Welcome to the introductory chapter of our report on Hospitality and Travel Trends for 2022.The last few years of enforced immobility had our minds wandering and wondering.As the world is getting back in motion, we thought it was time for us to take stock of the recent events, project ourselves in the future and dream up the next 5 to 10 years ahead.
The journey will take us across countries and continents, from China, Japan, Korea, South East Asia, and Europe. We will reach out to our partners and contributors to help us paint a picture of this rapidly evolving world and explore the new states of the travelling mind. This won’t be merely a report on the travel and hospitality industries but a profound look at new mindsets, emerging social trends, and regional idiosyncrasies driving global changes.
Our first steps on this long journey had to start in maybe one of the most fascinating countries of all, Japan. Despite the COVID situation, we have been working in Japan for the last two years. As we are ready to launch our Japan website, we thought what better way to start our insightful journey but ask our partners to share a few quintessentially Japanese delights that make them tick and make us dream. I’m using the term “dream’ very consciously here. Indeed, what worth would be all the insightful knowledge, the strategic masterplanning, the sharpened experience that we pour into each of our projects without our ability to dream a reality waiting to be revealed?
So let Evelyn and Tomo take us on those dreamy paths deep into the heart of Japan. This is just a taste of the things to come as we will release our full first full chapter on Japan in the coming months. Slow travel, regenerative hospitality, meditative journeys will be on the menu…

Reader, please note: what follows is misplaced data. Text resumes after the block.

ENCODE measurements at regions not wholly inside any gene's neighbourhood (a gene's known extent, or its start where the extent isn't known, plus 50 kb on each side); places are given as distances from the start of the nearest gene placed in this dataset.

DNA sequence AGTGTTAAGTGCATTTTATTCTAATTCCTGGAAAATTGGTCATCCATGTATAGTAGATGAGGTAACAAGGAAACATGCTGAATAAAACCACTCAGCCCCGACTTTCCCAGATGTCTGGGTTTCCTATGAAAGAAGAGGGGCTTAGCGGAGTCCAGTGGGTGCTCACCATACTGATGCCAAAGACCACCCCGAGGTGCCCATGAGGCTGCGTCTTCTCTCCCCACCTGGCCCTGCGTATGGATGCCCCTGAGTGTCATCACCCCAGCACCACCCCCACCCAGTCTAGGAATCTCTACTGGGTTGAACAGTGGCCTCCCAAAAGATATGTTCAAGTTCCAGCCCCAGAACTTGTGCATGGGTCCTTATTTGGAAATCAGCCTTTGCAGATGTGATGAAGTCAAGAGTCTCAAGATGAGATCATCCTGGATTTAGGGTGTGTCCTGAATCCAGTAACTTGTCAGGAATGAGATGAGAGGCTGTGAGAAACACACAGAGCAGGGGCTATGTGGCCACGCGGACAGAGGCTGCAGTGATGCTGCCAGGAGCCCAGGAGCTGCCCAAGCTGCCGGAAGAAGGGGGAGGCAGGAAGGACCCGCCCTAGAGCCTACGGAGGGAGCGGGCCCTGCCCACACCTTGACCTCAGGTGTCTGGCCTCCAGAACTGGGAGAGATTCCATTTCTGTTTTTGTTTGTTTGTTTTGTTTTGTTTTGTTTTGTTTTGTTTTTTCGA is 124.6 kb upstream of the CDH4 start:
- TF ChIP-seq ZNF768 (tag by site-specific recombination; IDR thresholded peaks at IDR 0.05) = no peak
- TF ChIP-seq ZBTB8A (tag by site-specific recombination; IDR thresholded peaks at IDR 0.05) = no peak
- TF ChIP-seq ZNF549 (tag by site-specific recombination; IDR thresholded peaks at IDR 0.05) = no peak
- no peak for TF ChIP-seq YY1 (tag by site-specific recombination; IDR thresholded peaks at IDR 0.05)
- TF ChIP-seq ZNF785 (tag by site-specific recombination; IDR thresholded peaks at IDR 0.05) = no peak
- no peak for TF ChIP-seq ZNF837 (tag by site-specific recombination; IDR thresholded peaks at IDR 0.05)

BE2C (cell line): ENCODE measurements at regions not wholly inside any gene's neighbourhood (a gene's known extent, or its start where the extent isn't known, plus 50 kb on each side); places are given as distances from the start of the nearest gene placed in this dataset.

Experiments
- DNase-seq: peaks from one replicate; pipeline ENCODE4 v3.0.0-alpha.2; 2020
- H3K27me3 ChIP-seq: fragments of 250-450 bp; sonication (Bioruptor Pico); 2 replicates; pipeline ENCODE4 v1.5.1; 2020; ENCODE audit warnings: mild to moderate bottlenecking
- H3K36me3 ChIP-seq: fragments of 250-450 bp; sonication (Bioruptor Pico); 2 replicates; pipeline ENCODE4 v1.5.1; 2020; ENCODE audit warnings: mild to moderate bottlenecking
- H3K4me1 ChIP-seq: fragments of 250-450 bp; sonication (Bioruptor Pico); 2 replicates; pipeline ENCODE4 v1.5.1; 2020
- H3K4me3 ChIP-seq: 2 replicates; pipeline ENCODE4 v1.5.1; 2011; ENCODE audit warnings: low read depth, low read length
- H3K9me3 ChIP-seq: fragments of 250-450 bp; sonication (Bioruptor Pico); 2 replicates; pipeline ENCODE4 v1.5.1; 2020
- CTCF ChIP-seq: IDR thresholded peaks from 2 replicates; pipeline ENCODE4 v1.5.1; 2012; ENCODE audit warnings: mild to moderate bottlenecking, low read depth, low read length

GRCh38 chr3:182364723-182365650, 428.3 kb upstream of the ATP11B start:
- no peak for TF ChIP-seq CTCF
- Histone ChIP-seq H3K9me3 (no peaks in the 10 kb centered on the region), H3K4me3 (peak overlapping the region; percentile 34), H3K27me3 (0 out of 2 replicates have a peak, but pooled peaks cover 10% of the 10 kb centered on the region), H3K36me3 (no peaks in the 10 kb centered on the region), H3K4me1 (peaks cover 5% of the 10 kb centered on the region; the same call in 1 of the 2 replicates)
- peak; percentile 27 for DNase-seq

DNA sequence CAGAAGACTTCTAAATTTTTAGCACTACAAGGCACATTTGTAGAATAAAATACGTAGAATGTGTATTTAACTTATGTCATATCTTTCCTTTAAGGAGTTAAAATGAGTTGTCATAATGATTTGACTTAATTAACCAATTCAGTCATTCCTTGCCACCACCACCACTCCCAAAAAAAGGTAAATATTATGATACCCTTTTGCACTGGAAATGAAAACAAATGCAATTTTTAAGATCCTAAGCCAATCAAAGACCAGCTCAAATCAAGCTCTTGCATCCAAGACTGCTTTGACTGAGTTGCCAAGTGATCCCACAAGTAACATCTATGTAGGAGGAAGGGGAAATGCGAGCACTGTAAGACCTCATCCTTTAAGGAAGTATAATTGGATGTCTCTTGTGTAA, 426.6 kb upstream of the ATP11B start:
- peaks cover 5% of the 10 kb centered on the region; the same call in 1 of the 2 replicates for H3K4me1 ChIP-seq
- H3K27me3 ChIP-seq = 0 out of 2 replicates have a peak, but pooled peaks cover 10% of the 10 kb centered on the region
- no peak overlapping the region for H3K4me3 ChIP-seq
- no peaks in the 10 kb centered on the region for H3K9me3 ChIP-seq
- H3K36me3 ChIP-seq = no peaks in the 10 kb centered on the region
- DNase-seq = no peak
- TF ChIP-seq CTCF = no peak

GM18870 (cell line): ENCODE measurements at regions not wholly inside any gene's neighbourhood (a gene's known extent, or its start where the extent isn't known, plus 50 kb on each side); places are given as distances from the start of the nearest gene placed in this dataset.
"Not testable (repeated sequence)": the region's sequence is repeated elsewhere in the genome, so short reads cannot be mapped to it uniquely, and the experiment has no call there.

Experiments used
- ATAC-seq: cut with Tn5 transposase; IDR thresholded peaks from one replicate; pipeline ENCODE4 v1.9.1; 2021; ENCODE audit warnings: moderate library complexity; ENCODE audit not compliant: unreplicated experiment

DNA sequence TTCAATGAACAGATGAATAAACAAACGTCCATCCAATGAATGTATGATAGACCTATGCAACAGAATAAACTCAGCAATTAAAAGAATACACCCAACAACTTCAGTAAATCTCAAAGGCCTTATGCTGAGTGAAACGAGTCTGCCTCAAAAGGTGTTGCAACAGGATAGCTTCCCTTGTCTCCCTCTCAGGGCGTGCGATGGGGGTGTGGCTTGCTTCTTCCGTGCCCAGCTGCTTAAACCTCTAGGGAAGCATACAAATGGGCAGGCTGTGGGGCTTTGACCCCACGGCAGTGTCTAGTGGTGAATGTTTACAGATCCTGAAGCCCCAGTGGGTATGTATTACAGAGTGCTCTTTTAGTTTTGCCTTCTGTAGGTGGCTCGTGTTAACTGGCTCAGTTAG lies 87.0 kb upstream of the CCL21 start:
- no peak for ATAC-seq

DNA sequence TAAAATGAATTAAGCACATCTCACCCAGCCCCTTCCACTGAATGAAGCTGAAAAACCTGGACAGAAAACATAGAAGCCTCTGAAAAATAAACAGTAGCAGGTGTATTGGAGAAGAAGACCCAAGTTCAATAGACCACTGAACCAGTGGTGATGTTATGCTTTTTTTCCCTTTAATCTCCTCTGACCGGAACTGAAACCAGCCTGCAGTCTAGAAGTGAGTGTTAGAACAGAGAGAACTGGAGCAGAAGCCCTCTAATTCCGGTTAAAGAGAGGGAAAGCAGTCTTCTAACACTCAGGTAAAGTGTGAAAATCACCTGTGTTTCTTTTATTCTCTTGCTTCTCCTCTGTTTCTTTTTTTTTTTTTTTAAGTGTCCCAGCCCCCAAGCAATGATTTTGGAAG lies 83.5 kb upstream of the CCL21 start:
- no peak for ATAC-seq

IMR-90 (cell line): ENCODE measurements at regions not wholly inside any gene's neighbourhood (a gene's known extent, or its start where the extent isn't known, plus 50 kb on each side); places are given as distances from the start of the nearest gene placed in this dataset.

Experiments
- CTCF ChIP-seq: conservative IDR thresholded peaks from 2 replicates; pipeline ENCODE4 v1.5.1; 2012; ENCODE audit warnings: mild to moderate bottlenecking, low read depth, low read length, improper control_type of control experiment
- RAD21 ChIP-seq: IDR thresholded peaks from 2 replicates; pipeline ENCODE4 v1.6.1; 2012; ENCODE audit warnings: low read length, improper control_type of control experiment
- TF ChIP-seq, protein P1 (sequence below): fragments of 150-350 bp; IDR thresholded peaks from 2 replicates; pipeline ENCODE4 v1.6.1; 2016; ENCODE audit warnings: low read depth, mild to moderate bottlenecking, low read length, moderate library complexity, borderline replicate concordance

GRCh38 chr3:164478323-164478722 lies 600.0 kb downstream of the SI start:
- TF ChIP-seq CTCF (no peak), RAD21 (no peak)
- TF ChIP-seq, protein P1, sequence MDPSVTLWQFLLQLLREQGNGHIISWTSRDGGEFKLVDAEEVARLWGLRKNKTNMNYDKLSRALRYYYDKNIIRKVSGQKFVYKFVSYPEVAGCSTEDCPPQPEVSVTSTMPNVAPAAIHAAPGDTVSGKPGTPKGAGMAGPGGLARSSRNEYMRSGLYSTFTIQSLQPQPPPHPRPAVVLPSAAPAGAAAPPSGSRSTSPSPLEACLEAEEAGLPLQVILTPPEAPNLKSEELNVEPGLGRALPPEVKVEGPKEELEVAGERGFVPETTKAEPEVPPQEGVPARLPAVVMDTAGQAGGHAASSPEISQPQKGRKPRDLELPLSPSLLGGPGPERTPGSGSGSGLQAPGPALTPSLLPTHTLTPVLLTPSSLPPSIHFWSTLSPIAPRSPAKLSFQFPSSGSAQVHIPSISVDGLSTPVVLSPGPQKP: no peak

Cycling the Noto Peninsula, Ishikawa, Japan
Quiet trails, breathtaking vistas and hidden sacred spaces. Japan has many, and they are preserved within ancient highways connecting small towns and hamlets formed long ago, before the age of cars and trains. With the increasing desire for ‘slow travel’, Japan is uniquely placed to provide journeys to places which allow the traveler to realign and find a pace with life, both inside and outside of themselves.
It is Japan’s more obscure destinations that are now expanding on the possibilities of bringing travelers by foot, or by cycling, from landmark destinations to treasured places lesser known. One such place is the Noto Peninsula in Ishikawa prefecture. Beautiful with its rugged coastlines and dramatic rock formations that can be seen from elevations of 200 to 500 meters – a perfect setting for cycling and annual sporting events such as the “Tour de Noto”.
Adding to this concept, the reward of taking on a personal quest – a venture, both physical and intellectual, committing to getting to a destination by your own means and power, and in a most breathing setting.
And with Japan’s outstanding hospitality, it makes the desire to “get there on my own” even more rewarding when in the end, you make it to luxurious Japanese style-inn, greeted by a most warm reception, and recharge with a magnificent meal in your lavishly appointed room complete with a moonlit outdoor bath.